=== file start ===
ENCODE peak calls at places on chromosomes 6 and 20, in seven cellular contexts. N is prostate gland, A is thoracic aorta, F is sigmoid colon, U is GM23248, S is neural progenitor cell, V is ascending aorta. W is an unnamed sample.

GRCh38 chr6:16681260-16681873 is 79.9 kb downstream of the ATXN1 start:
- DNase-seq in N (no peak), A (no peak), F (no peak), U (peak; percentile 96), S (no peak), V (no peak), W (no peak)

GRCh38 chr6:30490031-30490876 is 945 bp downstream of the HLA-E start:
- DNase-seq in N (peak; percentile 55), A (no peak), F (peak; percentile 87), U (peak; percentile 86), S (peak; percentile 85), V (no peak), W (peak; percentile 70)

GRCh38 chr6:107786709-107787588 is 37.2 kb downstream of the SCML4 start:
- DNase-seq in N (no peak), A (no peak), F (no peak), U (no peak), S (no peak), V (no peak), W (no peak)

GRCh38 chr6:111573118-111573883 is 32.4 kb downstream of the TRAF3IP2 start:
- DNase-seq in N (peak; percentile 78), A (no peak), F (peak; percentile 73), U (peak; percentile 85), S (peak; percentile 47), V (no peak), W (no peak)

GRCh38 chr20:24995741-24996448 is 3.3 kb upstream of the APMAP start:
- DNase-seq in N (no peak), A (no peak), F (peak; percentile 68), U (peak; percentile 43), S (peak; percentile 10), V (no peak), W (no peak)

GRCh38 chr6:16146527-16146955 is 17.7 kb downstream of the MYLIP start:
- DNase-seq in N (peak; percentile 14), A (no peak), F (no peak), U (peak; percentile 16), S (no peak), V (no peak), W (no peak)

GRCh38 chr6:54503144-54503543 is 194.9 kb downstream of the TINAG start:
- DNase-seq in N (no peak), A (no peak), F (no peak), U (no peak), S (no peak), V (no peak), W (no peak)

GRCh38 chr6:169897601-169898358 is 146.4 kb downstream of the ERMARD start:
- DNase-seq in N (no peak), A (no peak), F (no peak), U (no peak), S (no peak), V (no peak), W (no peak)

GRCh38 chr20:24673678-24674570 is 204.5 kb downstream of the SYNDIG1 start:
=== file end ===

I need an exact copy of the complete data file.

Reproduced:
ENCODE peak calls at places on chromosomes 6 and 20, in seven cellular contexts. N is prostate gland, A is thoracic aorta, F is sigmoid colon, U is GM23248, S is neural progenitor cell, V is ascending aorta. W is an unnamed sample.

GRCh38 chr6:16681260-16681873 is 79.9 kb downstream of the ATXN1 start:
- DNase-seq in N (no peak), A (no peak), F (no peak), U (peak; percentile 96), S (no peak), V (no peak), W (no peak)

GRCh38 chr6:30490031-30490876 is 945 bp downstream of the HLA-E start:
- DNase-seq in N (peak; percentile 55), A (no peak), F (peak; percentile 87), U (peak; percentile 86), S (peak; percentile 85), V (no peak), W (peak; percentile 70)

GRCh38 chr6:107786709-107787588 is 37.2 kb downstream of the SCML4 start:
- DNase-seq in N (no peak), A (no peak), F (no peak), U (no peak), S (no peak), V (no peak), W (no peak)

GRCh38 chr6:111573118-111573883 is 32.4 kb downstream of the TRAF3IP2 start:
- DNase-seq in N (peak; percentile 78), A (no peak), F (peak; percentile 73), U (peak; percentile 85), S (peak; percentile 47), V (no peak), W (no peak)

GRCh38 chr20:24995741-24996448 is 3.3 kb upstream of the APMAP start:
- DNase-seq in N (no peak), A (no peak), F (peak; percentile 68), U (peak; percentile 43), S (peak; percentile 10), V (no peak), W (no peak)

GRCh38 chr6:16146527-16146955 is 17.7 kb downstream of the MYLIP start:
- DNase-seq in N (peak; percentile 14), A (no peak), F (no peak), U (peak; percentile 16), S (no peak), V (no peak), W (no peak)

GRCh38 chr6:54503144-54503543 is 194.9 kb downstream of the TINAG start:
- DNase-seq in N (no peak), A (no peak), F (no peak), U (no peak), S (no peak), V (no peak), W (no peak)

GRCh38 chr6:169897601-169898358 is 146.4 kb downstream of the ERMARD start:
- DNase-seq in N (no peak), A (no peak), F (no peak), U (no peak), S (no peak), V (no peak), W (no peak)

GRCh38 chr20:24673678-24674570 is 204.5 kb downstream of the SYNDIG1 start: